We need more crazy Christians who believe that wholeness and healing can come from being poured out and broken. 

We need more crazy Christians who reveal the love of God in Christ and struggle toward the goal of answering the High Priestly prayer of Jesus - to become one heart and mind as Jesus and God are, so that the joy of Jesus is completed in us.

One of the mysteries of our faith is that the institutional church can make you crazy enough to begin to live out the gospel in the best way you know how.

Which may well be outside the institutional church.

In a hotel courtyard.

Where a fountain becomes a baptismal font and another soul is brought to Jesus.

29 comments:

Mary Beth said...

So glad to hear the "whole" story on this one. Thanks be to God!!

Kathy Rooney said...

Now that is what I call "doing Church".

Kirkepiscatoid said...

Love it. Simply love it.

IT said...

Preach it! that is awesome. I'm thrilled, yes, me! And my wife has tears of joy to hear it. So delighted that you did this wild and crazy and totally Christian thing. Maybe there's hope yet.

Elizabeth Kaeton said...

Mary Beth - Oh, there's more to the story but this is all the news that fit to print.

Elizabeth Kaeton said...

Kathy - It most certainly was.

Elizabeth Kaeton said...

Kirke - You would have loved being there. Just your cuppa tea.

Elizabeth Kaeton said...

IT - It was wild and wonderful and thoroughly Christian.

penelopewhitepoodles@yahoo.com said...

Your fourth sentence from the end is a blessing. Thank you. with love, Penny

Anonymous said...

You're absolutely right, Elizabeth. We need more Christians like you. The main problem with The Episcopal Church is that not enough of us do as you do and think as you think.

Actually, that's the main problem with the world. I wish God had thought of that before creating just one of you!

it's margaret said...

Like. Very Much!!!!

Jeffri Harre said...

Once again, Elizabeth, you show us how to BE the church. Thank you for sharing this story.

Matthew said...

Fabulous. Love it. Crazy indeed. When I was in college I converted to judaism (mainly for a man i was dating and thought i loved). I took all the classes, etc. Then years later when I made my way back to the church I met Jews who were interested in baptism. It can be a difficult family dilemma for both sides and was for my family who could not imagine me as Jewish. And vice versa. But I have very fond memories of my years in Judaism and spoke to my old rabbi just last month. It's all of god. And I understand the guilt too and not wanting family to know. I felt guilty leaving Christianity and didn't want my family to know. And, still I feel guilty now because of the vows I made in a synagogue that I am not keeping because I went back to the church and the Jewish community felt like I rejected them after I joined it.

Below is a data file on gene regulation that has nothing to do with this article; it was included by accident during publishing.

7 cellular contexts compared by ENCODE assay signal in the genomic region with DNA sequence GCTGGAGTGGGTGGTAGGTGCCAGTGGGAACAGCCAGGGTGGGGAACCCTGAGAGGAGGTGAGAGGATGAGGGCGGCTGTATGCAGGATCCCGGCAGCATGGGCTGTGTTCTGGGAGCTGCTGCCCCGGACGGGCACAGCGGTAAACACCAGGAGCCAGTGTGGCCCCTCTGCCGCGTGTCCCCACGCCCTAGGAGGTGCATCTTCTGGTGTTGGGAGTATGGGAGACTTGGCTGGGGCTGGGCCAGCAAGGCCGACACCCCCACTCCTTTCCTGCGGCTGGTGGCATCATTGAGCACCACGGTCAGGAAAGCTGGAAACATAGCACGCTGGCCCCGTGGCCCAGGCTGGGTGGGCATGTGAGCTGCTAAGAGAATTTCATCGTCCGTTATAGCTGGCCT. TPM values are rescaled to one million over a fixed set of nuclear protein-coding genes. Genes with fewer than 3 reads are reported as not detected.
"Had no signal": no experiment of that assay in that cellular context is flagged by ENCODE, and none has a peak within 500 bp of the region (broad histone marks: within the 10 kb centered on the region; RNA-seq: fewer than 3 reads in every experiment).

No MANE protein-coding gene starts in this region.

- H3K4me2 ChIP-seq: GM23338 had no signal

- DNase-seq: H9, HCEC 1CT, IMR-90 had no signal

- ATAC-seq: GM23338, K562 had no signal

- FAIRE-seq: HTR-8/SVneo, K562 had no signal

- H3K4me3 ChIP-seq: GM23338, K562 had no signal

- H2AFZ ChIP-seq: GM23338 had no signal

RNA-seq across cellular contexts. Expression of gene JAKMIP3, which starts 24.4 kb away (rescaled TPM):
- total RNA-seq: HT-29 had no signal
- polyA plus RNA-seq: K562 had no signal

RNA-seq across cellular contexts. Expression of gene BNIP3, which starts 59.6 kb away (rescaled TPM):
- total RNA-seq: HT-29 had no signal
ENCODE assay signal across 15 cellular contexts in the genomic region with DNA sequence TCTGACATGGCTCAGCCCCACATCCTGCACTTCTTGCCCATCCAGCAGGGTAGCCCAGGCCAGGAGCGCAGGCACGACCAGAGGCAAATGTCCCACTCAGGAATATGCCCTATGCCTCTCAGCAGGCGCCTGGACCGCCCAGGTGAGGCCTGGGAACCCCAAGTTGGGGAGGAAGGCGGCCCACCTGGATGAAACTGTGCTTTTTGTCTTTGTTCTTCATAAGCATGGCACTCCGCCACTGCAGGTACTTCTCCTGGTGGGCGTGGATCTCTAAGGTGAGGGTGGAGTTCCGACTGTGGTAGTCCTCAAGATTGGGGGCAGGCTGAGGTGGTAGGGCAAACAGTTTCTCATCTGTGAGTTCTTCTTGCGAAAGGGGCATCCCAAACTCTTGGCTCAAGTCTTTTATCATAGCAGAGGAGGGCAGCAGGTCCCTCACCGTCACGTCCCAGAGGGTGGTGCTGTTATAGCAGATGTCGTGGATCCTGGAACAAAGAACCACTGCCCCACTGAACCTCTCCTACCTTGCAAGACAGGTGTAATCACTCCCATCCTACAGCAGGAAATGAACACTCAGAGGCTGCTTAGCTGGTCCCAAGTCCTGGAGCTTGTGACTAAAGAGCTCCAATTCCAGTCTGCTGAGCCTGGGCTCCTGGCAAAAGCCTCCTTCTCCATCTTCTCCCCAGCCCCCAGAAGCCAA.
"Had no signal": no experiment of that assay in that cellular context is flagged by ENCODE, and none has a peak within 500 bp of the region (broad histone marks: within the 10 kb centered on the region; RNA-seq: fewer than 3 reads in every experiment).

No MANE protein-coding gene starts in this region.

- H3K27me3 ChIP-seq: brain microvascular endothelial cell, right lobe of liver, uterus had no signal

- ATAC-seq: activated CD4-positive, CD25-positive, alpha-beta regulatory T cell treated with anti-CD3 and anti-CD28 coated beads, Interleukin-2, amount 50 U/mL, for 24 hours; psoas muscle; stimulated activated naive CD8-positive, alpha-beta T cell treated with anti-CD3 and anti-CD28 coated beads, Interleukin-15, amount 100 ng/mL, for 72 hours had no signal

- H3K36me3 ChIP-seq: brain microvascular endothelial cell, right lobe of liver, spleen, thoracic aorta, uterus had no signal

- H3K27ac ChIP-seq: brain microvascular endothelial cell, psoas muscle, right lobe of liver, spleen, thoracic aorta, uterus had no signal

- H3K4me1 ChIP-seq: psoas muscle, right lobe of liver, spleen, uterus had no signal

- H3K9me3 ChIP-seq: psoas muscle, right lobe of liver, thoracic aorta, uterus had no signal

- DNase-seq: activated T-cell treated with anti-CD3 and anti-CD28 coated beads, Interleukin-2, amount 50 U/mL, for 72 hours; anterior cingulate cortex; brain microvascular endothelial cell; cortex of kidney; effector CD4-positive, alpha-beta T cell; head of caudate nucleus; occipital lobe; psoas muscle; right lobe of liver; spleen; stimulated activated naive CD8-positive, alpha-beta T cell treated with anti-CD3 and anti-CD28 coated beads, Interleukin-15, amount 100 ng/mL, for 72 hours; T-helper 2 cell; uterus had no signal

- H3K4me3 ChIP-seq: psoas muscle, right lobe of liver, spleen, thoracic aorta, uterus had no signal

Jane R said...

Wonderful!

JCF said...

Maybe there's hope yet.

You betcha, IT. You'll be doing the "vampire" thing from the sippy box yet---here's hopin'! ;-)

TBTG for our new sister/RoyalPriest-in-Christ, and for the People of God gathered around the fountain! And God bless TEC's GC!

Les Singleton said...

Wow! This is the BEST news I have read from General Convention.
((And, I've just got to ask, without being rude...where will this baptism be registered...other than God's Book of Life, which is the most important register.))
This is indeed a HAPPY story.
Les Singleton, Vicar, Mediator, Micanopy, FL

Allie said...

The sippy box of wine was from Target (pronounced Tar-j'ey)

seekingservant said...

Now THAT is practicing what the Bishop was preaching: Be Crazy and Go Ye Into ALL The World to Preach the Gospel! I'd just watched the sermon; it was good to get this lesson right along with it. Thanks for sharing.

Susan Jaeger said...

Utterly delightful and so inspiring! Thank you for sharing this Good News.

janinsanfran said...

Love it! My partner was baptized in a fountain in downtown Portland, Oregon, lo these many years ago. She approves.

When, much later, she decided she should be an Episcopalian, fortunately the clergyperson of the moment was not horrified to learn of this.

whiteycat said...

I would say that Shekinah was leaping for joy and jumping all over the place! You go, girl! Keep on living the gospel. Wish I could have been there.

Grandmère Mimi said...

Beautiful, just beautiful. Now that's doing church! Blessings and congratulations to our sister.

Kirkepiscatoid said...

Elizabeth, I'm sure I would have loved it. You have already figured out I'm all about "sacramental stuff in the most unlikely of places." LOL

Elizabeth Kaeton said...

Penny - Thank you m'dear.

Elizabeth Kaeton said...

Well, shoot, Anonymous, if you're going to say such nice things, leave your name.

Elizabeth Kaeton said...

Les - I've sent the information to the Cathedral and asked that it be registered there.

Elizabeth Kaeton said...

Allie - High class stuff. ;~D

Kittredge Cherry said...

Love the photos! Great storytelling! Reading your account is even better than being there.

John J. Trenberth said...

Did you hear 'My People in whom I'm well pleased' resounding off the surrounding walls. Because I'm sure they heard it in heaven.